C. Interrogatory 7

This interrogatory pertains to Burton's handwritten note described above and I will not speak to it until I conduct the hearing.

II. Request for Production of Documents

A. Personnel Files

Plaintiff seeks the personnel files of Henry Chamberlain, Ron Burton and Ellen Hobby. BOMA, in accordance with my decision in Waters v. United States Capitol Police Bd., 216 F.R.D. 153 (D.D.C. 2003), indicates that it will produce any documents, including performance reviews, that "suggest dishonesty, untruthfulness, racism, or retaliation or documents reflecting salary adjustments for the six months after Mr. MacIntosh's departure." Opp. at 17.

Not satisfied, plaintiff still insists that he is entitled to entire personnel files to search for evidence that other BOMA employees did the same things as MacIntosh but were not treated the same way. He does not tender any reason to believe that Chamerlain, Burton and Hobby did what he did but were treated differently. Moreover, while it may be legitimate to ask for specific information from a personnel file to see if persons in similar situations were treated differently from MacIntosh, it does not follow that the entire personnel file has to be produced. That, after all, is the precise point of the Waters decision: a litigant does not get the entire personnel file because of the possibility that there is something in it that may prove his case.

B. Financial Records

Plaintiff seeks BOMA's income and balance sheets for calendar years 2001 and 2002, and for each quarter within those two years. Plaintiff also seeks BOMA's current income statement. He has already been provided with BOMA's tax returns for 2001, 2002 and 2003 but he claims that he needs the additional data to show that BOMA's motivation in allegedly pressuring him to inflate expenses on a contract with an agency of the United States and in delaying the making of a 401(k) payment was its poor financial condition. Plaintiff fails, however, to address either why the tax returns he has will not suffice and why only the income and balance sheets will, or why he needs financial information for periods other than the periods in question. After all, it was during those periods that MacIntosh claims to have been pressured into inflating expenses and when he claims that BOMA delayed in processing one of his 401(k) payments.

C. Request to Produce 41

As to certain documents responsive to this request, including an e-mail from Wayne Smithies, dated May 8, 2002, to other BOMA employees and officers, BOMA asserted the work product and attorney-client privileges. BOMA indicates that it has no objection to my review of the e-mail to ascertain whether it was privileged. I therefore take it that BOMA has no objection to my review of all documents on its privilege log. Given the small number of documents at issue and my well-documented problems*fn3 in attempting to rule on privilege questions solely on the basis of a privilege log, I will order BOMA to produce all documents claimed to be privileged on its privilege log for my in camera inspection.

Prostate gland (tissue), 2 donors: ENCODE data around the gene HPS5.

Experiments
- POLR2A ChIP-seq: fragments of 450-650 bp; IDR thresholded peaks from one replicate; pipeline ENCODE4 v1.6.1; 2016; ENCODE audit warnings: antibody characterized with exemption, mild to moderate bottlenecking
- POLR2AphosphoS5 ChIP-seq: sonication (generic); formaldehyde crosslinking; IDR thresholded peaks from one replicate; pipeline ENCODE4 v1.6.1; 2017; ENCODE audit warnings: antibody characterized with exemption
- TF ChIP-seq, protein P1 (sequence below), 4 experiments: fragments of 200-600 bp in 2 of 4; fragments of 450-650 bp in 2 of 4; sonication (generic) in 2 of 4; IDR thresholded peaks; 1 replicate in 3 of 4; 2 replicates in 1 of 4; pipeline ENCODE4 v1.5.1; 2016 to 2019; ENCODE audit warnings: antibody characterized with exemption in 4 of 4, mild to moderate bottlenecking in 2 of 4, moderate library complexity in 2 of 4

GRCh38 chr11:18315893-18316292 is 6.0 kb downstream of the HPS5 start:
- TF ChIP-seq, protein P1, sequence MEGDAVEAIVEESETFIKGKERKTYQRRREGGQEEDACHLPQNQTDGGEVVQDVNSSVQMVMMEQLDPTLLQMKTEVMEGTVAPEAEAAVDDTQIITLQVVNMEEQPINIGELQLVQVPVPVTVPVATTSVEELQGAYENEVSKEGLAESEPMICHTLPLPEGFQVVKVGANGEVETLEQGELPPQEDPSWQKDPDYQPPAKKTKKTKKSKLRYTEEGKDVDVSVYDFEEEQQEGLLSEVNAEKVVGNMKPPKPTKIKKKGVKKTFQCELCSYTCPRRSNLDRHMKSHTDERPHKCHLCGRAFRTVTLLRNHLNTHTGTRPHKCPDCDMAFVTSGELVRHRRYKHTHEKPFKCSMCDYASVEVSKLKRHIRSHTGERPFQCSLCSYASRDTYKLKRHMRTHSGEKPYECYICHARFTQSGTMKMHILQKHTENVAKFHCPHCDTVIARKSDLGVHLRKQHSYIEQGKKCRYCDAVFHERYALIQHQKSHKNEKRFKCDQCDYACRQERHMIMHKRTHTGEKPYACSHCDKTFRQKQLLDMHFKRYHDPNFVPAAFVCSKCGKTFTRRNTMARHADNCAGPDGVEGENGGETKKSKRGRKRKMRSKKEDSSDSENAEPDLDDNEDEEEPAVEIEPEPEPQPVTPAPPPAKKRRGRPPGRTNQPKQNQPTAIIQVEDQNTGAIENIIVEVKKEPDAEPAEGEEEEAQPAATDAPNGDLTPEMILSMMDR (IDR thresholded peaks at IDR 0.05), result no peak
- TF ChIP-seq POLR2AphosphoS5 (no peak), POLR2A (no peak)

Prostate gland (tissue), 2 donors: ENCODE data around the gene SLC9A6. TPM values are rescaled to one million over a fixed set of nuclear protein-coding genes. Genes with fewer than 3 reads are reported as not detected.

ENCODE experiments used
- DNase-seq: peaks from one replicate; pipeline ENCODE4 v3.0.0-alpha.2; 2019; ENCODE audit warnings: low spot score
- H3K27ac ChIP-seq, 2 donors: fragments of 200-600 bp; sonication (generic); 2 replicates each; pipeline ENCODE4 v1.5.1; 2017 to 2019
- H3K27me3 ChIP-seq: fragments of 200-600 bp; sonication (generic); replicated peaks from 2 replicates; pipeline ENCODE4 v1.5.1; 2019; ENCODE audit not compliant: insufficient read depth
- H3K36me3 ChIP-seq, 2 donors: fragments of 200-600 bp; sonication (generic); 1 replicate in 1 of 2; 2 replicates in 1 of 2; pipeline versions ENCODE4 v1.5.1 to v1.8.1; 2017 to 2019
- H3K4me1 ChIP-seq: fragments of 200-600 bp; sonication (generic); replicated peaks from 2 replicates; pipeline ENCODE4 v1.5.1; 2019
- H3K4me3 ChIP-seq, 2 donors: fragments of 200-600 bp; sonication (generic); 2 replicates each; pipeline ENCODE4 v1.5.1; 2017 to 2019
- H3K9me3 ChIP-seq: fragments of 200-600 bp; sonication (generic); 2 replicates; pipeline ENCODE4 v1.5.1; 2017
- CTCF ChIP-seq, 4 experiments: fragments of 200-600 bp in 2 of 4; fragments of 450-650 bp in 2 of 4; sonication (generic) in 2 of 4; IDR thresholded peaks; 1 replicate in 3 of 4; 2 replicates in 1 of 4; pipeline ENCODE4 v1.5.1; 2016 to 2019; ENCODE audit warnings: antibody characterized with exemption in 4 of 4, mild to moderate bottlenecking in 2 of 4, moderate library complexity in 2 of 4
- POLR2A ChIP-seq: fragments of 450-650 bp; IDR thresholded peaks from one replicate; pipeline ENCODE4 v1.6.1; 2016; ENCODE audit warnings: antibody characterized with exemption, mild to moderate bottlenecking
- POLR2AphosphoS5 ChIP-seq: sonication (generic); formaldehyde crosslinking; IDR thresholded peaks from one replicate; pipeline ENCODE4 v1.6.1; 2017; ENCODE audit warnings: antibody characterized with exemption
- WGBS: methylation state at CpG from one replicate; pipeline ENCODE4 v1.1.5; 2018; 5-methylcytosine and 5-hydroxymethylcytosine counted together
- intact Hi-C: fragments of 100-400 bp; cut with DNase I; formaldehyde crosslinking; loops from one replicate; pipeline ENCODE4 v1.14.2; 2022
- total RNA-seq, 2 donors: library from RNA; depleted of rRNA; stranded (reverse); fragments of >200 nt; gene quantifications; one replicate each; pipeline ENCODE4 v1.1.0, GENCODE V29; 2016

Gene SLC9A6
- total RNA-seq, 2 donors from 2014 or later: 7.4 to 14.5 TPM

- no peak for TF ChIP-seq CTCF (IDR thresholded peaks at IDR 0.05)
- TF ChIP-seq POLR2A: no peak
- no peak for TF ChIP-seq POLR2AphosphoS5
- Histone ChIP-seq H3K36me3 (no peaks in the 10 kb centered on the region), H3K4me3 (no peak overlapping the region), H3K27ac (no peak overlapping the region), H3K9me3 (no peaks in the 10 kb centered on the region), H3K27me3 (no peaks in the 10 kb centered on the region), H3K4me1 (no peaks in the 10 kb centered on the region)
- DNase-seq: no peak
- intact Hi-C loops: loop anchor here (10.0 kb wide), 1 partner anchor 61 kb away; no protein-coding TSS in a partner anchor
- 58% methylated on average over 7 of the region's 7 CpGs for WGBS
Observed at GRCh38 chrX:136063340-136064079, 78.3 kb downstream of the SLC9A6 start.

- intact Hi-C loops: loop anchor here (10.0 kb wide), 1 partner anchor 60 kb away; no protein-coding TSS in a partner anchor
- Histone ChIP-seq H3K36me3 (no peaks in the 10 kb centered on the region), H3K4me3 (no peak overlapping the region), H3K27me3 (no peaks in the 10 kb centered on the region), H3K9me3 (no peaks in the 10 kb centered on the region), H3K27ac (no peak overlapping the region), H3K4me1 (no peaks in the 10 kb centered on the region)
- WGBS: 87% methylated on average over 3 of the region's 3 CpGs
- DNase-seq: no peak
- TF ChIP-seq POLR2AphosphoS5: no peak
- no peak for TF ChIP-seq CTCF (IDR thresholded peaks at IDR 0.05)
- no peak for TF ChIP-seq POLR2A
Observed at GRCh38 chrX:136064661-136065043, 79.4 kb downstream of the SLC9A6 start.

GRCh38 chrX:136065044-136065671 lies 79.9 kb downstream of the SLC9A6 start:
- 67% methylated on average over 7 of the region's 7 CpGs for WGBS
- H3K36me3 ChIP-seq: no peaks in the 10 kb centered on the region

III. Request for Production of Documents Made of Burton and Chamberlain

On October 19, 2004, plaintiff propounded seven requests for production of documents directly upon defendants Ron Burton and Henry Chamberlain. In some of their responses, Burton and Chamberlain claimed the attorney-client and work product privileges. On October 28, 2004, counsel for BOMA, who also represents Burton and Chamberlain individually, sent plaintiff's counsel a document entitled Defendants Building Owners and Managers Association, Ron Burton and Henry Chamberlain's Revised Privilege Log. Opp., Exhibit 10. Despite the caption of the document, clearly identifying the document as the privilege log of BOMA and of Ron Burton and Henry Chamberlain, plaintiff complains that Burton and Chamberlain did not file a privilege log in a timely fashion. That assertion is mistaken; the caption of the document indicates that the document is the privilege log of BOMA, Burton and Chamberlain. Furthermore, the documents at issue were created by Burton and Chamberlain in the course of the performance of their duties for BOMA. The assertion of the privilege by BOMA suffices to force the adjudication of the privilege claim, whether or not Burton or Chamberlain also asserted the privilege independently. I do not see how anything Burton and Chamberlain did as individuals could waive a privilege claimed by their employer when all of them are separate parties to this lawsuit.

An Order accompanies this Memorandum Opinion.